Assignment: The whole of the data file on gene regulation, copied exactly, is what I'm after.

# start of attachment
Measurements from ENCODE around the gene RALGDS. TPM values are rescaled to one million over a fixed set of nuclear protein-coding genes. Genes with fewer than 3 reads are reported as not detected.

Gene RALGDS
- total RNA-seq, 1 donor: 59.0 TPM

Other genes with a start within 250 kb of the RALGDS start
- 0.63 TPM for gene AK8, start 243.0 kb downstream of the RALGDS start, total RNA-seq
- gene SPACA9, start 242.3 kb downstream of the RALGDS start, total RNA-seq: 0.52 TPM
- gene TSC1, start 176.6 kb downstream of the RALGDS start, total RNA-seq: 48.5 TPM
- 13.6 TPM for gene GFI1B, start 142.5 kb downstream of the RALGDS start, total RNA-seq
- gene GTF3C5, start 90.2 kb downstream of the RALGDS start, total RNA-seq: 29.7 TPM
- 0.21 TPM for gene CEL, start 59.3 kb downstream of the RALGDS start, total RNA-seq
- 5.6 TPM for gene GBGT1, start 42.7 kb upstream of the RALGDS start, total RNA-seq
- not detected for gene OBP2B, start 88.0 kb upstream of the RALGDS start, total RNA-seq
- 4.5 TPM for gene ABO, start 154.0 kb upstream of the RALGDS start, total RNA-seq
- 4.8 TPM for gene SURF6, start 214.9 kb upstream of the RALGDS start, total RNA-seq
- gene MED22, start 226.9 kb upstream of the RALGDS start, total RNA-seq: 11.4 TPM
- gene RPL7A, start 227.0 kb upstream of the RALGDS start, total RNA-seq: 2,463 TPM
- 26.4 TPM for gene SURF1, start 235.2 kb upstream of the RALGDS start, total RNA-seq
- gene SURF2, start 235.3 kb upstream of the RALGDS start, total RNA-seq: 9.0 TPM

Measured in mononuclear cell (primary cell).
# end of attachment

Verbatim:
Measurements from ENCODE around the gene RALGDS. TPM values are rescaled to one million over a fixed set of nuclear protein-coding genes. Genes with fewer than 3 reads are reported as not detected.

Gene RALGDS
- total RNA-seq, 1 donor: 59.0 TPM

Other genes with a start within 250 kb of the RALGDS start
- 0.63 TPM for gene AK8, start 243.0 kb downstream of the RALGDS start, total RNA-seq
- gene SPACA9, start 242.3 kb downstream of the RALGDS start, total RNA-seq: 0.52 TPM
- gene TSC1, start 176.6 kb downstream of the RALGDS start, total RNA-seq: 48.5 TPM
- 13.6 TPM for gene GFI1B, start 142.5 kb downstream of the RALGDS start, total RNA-seq
- gene GTF3C5, start 90.2 kb downstream of the RALGDS start, total RNA-seq: 29.7 TPM
- 0.21 TPM for gene CEL, start 59.3 kb downstream of the RALGDS start, total RNA-seq
- 5.6 TPM for gene GBGT1, start 42.7 kb upstream of the RALGDS start, total RNA-seq
- not detected for gene OBP2B, start 88.0 kb upstream of the RALGDS start, total RNA-seq
- 4.5 TPM for gene ABO, start 154.0 kb upstream of the RALGDS start, total RNA-seq
- 4.8 TPM for gene SURF6, start 214.9 kb upstream of the RALGDS start, total RNA-seq
- gene MED22, start 226.9 kb upstream of the RALGDS start, total RNA-seq: 11.4 TPM
- gene RPL7A, start 227.0 kb upstream of the RALGDS start, total RNA-seq: 2,463 TPM
- 26.4 TPM for gene SURF1, start 235.2 kb upstream of the RALGDS start, total RNA-seq
- gene SURF2, start 235.3 kb upstream of the RALGDS start, total RNA-seq: 9.0 TPM

Measured in mononuclear cell (primary cell).